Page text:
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”The targets to end AIDS stipulates that 90 per cent of persons living with HIV would know their status by 2020 and 90 per cent of those diagnosed with HIV would receive antiretroviral therapy and 90 per cent of those receiving treatment would be virally suppressed.

Moma-Efretuei said that this imitative would form the bedrock on which future interventions would lie.

The FCT Regional Manager, Institute of Human Virology, Nigeria, Dr Olayemi Olupitan, urged the Nigerian government to intensify efforts and awareness on HIV testing and treatment.

Olupitan added that UNAIDS had reached advanced stage in its trategy to end AIDS epidemic by 2030 in Nigeria

She added that the Institute of Human Virology, Nigeria, was collaborating with the National Assembly and Methodist Church to provide free medical services to the residents of Karimajiji IDPs.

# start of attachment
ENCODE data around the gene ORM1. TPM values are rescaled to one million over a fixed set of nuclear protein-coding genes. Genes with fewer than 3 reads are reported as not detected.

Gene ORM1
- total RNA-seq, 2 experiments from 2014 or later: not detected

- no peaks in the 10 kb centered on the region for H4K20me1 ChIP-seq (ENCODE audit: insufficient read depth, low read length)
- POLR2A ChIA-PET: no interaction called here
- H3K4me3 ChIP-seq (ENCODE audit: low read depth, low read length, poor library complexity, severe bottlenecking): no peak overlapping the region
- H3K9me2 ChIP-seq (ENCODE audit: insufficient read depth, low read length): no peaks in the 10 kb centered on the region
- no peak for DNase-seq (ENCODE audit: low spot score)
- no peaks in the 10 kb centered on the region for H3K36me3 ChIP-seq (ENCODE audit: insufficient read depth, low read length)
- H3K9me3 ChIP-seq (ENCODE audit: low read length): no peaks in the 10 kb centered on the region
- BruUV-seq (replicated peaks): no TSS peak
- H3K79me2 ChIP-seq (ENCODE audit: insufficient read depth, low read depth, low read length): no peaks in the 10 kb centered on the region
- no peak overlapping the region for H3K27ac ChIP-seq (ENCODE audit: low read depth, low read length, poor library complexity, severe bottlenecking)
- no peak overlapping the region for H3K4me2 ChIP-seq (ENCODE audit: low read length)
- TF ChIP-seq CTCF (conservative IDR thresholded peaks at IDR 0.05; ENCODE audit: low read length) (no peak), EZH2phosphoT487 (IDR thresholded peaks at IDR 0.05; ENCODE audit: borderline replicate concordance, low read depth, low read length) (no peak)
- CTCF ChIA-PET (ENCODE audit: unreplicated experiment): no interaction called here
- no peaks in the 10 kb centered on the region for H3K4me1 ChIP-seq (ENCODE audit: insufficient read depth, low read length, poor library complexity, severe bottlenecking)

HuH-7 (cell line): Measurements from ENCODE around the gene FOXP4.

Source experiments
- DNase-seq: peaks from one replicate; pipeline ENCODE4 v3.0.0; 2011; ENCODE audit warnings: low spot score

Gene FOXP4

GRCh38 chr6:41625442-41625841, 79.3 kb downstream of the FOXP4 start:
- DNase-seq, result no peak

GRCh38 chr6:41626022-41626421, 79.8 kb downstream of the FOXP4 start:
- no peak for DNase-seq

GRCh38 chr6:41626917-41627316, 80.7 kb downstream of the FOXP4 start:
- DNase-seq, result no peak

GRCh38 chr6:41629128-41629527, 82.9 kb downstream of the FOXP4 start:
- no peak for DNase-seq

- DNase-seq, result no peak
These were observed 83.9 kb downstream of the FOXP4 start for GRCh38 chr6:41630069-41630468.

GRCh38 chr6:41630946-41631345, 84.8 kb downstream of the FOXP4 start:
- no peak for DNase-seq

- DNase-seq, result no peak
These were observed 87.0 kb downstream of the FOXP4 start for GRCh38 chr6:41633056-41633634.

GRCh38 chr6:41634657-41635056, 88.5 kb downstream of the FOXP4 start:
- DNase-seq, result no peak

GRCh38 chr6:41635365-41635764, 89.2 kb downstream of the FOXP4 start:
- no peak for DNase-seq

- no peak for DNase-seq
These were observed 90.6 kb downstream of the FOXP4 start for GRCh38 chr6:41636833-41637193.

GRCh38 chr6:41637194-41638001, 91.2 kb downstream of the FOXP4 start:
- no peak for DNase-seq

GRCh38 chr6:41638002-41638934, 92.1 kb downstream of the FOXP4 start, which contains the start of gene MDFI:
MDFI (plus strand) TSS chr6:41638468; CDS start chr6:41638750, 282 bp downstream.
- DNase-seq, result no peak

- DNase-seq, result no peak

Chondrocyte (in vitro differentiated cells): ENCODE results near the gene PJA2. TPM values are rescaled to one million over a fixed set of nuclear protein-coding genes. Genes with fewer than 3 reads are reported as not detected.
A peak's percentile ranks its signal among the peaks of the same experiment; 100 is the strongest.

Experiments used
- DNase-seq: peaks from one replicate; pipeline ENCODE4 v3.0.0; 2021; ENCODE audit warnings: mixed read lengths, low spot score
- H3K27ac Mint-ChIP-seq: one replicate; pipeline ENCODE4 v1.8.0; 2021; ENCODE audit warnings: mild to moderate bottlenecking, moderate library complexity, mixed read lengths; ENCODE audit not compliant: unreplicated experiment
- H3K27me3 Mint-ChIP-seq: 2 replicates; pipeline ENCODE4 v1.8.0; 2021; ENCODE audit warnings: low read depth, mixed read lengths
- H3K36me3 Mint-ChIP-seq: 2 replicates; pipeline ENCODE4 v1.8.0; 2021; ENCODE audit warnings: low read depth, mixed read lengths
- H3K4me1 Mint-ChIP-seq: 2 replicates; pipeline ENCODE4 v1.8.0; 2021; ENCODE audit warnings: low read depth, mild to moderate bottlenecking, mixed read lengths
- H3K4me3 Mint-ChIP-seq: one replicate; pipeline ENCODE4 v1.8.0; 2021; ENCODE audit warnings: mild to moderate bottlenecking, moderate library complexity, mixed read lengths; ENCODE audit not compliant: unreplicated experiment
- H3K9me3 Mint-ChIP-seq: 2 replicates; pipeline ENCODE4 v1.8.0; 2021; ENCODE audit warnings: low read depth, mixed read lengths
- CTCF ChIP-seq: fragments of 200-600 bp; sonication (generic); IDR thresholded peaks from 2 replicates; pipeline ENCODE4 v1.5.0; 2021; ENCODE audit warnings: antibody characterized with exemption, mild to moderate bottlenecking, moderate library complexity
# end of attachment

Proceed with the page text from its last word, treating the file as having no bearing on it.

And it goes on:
The Chairman, Karimajiji IDP camp, Mohammed Abubarka, called on the Federal Government to support the IDPs to return to their homes.

Abubarka said that the suffering was too much and it would be appreciated if they could go back home.

”We want to go back home, we want to go back to farming and working, there is no place like home, we are not happy here.

”We have no food, hospital or school, we are suffering and we need help, we have been here for over three years,” he said.

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Baumhefner said for many patients with breakthrough disease on standard IFNβ-1a, increasing the treatment dosage with twice-weekly therapy may be an acceptable alternative to switching treatments.

June Halper, MSN, MSCN, CMCS CEO, agreed, noting that "it makes a lot of sense for some patients to stay on a drug that has worked for them, and tweak the therapy if there is a breakthrough instead of automatically moving on to another drug," she told MedPage Today.

Baumhefner said a prospective, blinded, randomized trial comparing once-weekly and twice-weekly intramuscular IFNβ-1a may be warranted.